18. Hi Mark, first off , this is such a detailed guide and I am very impressed to say the least! So I’ve been doing physical/chiropractic therapy for almost 2 months now because I was having issues standing for longer than an hour at work. They have addressed that I have a lateral pelvic tilt but after almost 2 months of different excercises and almost no change. After looking at this rotation article I definitely have a pelvis rotation(my body twists to the left, with the right pelvis twisting to the left). Do you think this is causing my issues? If so which side of the body should I be stretching and which side should I strengthen? Sorry for such a long reply but after over 2k of my own money spent and hardly any results I’m getting pretty desperate for releif. thanks for your help! Have a great day!

    1. Hi Allen,

      Thanks for the comment!

      If you have tried many exercises for the Lateral pelvic tilt with your PT/Chiro, it might be a good idea to look for another source of your symptoms.

      A rotated pelvis may be the next place to look! A rotated pelvis can cause the torso to twist as well which then could lead to other issues.

      If you have a rotated pelvis – it is likely that you will need to address BOTH sides. I would start with the exercises as mentioned above for a LEFT rotated pelvis.

      Mark

      1. Thanks for your reply! Perhaps I could give you a little more detail just to ensure I am doing the correct excercises. My right side of my body twists to the left and when trying to correct my twist while standing I will get a decent amount of pain in my lower right back and after standing for like an hour my lower back will hurt a lot. So by my body twisting to the left you think its a left rotated pelvis? Is it caused by tightness on the left or right side of my body? Also do you recommend a certain side to sleep on to also help reinforce correct posture?

        1. Hey Allen,

          If your pelvis is rotated to the left, then your torso will likely be oriented to the Left.

          If you try to de-rotate your torso by twisting to the right, you will be jamming up the right lower back.

          I would focus on the exercises for a Left rotated pelvis first and see if it automatically de-rotates your torso.

          Mark

  19. Hey Mark!

    My physiotherapist says that in the Hip Internal Rotation exercise I am compensating with a rotation in the torso (in general, I hardly feel what it is supposed, hurting the knees) what option would you recommend?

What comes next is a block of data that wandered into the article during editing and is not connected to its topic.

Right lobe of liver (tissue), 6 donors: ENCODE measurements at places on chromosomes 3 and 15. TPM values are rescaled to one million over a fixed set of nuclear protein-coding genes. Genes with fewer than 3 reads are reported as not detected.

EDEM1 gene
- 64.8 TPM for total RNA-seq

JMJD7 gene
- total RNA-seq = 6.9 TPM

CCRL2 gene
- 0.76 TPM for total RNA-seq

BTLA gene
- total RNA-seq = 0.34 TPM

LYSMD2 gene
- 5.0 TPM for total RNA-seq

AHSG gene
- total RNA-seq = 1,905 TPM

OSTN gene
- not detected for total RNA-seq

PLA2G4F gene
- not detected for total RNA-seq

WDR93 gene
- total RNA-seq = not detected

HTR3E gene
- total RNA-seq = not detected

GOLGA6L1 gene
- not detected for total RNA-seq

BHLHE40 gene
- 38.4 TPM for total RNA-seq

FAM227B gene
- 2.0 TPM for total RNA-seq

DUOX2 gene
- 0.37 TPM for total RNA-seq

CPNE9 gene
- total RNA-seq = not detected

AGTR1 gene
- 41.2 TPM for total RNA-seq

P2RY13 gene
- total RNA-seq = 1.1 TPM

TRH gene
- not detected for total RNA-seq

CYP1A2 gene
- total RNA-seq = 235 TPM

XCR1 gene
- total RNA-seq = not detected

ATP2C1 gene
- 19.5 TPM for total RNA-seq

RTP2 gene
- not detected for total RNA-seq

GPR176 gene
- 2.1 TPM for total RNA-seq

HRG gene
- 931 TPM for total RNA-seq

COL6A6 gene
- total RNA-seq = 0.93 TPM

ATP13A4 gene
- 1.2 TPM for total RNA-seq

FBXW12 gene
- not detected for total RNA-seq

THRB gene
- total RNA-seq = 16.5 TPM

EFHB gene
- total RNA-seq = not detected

Thank you very much!

    1. Hey Gabriel,

      If you are referring to the 90/90 position where you lift up your ankle off the floor, you can just focus on the other 2 for now (ie, sitting hip IR + Hip shift).

      You can even do hip internal rotation in side lie position (see image)

      Mark

      1. Hey Mark,

        Sorry for the lack of detail. I was referring to the Hip Internal Rotation stretch. That would be the 2)b).

        Thank you very much for all the replies.

        1. Hey Gabriel,

          Cheers for your kind donation!

          You can try this exercise as an alternative.

          (See image)

          In this exercise, you will be rotating your pelvis on top of your stable hip bone. The other exercise you mentioned is moving the hip bone on a stable pelvis.

          Mark

  20. Hi Mark, I have a twisted sacrum and can feel it sticking out the left side of my back. It is causing sciatic type symptoms down my left leg and pain in my hip and left side of my back. What exercises can I do to help shift it back? I’ve had it about 9 months now and everything I’ve tried so far hasn’t helped.

    1. Hi Jo,

      If you feel that your LEFT sacrum is more prominent at the back, then you might have a sacrum that is facing more wards the left side.

      This will generally accompany is pelvis that is twisted to the left side as well.

      If you get the pelvis is the right position, this should help with the positioning of the sacrum.

      Mark

  21. Hi Mark! I desperately need your help. 3 years ago I was in an arm balance twist in yoga and heard a pop. I walked around for 6 months with my pelvis out of place before a pt realized what was wrong. Ever since then my pelvis is unstable and I’ve been in a ton of pain. Nothing has corrected the issue. Done every kind of pt rehab imagineable. I’ve seen 5 pts, 5 chiros, spine dr and still no answer. One pt told me my right side of pelvis was tilting forward. Now a chiro has told me it’s the left side. Also had a chiro recently tell me the right side is rotated back and the left side is internally rotating. I have pain in right side of neck feels like impingememt, right shoulder pain and impingement, right side low back tightness and pain, right SI pain and left foot and arch pain, and left hip impingement which has gotten better. Can you please help me to figure out what the issue is and what exercises to do. I’m unable to run, bike, etc. I teach yoga every day and it makes things worse. My right leg used to go short lying to sitting. Now it’s even. But when I lift my legs while lying on back right leg is significantly shorter all the time despite pt and chiro adjustments. I don’t know where to start or what’s right. Appreciate any help

    1. Hey Joy,

      What exact position were you in during the arm balance twist when the pop was felt? Please link me an image.

      Where was the pop felt? Which leg? And where was the immediate pain?

      Leg lift with a short leg sounds more of a Right rotated pelvis to me.

      (Keep in mind – this presentation might be difficult to assess through the internet. But I’ll do what I can do help you)

      Mark